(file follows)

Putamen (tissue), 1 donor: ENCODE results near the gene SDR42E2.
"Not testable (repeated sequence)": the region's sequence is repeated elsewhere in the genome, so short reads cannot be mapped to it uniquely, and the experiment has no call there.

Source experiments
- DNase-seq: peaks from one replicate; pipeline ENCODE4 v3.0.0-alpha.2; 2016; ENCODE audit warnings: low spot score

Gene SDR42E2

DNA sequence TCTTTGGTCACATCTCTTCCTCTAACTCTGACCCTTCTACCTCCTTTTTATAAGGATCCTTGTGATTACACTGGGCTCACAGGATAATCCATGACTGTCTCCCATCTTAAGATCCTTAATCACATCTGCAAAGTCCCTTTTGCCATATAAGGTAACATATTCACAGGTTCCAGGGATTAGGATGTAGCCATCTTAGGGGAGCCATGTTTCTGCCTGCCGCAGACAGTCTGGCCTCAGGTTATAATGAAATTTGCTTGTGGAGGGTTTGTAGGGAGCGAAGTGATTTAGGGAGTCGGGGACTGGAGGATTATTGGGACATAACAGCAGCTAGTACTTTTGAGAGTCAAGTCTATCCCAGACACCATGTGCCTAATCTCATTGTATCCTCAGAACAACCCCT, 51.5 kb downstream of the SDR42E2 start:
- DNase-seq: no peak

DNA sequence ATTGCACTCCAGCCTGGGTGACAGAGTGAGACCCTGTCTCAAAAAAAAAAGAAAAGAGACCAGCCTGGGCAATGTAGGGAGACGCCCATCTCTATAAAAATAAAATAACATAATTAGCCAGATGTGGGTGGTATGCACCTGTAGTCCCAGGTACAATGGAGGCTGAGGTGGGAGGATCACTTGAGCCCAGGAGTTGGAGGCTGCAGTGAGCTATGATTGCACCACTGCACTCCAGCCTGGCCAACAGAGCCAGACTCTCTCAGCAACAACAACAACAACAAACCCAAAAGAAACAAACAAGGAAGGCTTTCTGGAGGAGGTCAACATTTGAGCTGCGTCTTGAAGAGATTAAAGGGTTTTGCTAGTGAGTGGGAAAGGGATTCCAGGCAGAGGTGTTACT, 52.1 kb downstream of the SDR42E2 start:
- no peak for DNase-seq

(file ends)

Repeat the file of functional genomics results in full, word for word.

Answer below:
Putamen (tissue), 1 donor: ENCODE results near the gene SDR42E2.
"Not testable (repeated sequence)": the region's sequence is repeated elsewhere in the genome, so short reads cannot be mapped to it uniquely, and the experiment has no call there.

Source experiments
- DNase-seq: peaks from one replicate; pipeline ENCODE4 v3.0.0-alpha.2; 2016; ENCODE audit warnings: low spot score

Gene SDR42E2

DNA sequence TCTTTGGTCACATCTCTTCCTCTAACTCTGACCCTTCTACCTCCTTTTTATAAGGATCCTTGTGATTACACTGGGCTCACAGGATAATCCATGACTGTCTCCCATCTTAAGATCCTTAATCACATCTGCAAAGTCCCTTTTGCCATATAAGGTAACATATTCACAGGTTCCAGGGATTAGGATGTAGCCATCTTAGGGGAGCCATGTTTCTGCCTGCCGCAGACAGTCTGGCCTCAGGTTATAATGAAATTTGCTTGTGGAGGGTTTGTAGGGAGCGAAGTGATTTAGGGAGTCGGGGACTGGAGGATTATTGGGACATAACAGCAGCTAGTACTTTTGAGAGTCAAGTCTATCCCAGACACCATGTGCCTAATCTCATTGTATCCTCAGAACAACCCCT, 51.5 kb downstream of the SDR42E2 start:
- DNase-seq: no peak

DNA sequence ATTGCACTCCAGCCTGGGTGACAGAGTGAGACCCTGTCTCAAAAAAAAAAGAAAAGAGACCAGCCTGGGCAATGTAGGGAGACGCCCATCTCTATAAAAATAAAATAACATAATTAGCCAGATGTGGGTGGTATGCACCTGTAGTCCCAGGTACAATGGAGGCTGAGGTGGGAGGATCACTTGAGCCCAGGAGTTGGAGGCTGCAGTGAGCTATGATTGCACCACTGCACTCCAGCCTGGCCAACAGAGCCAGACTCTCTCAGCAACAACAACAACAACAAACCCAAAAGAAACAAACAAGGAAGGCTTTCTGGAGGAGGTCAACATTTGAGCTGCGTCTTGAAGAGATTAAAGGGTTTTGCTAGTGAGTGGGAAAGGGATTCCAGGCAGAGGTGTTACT, 52.1 kb downstream of the SDR42E2 start:
- no peak for DNase-seq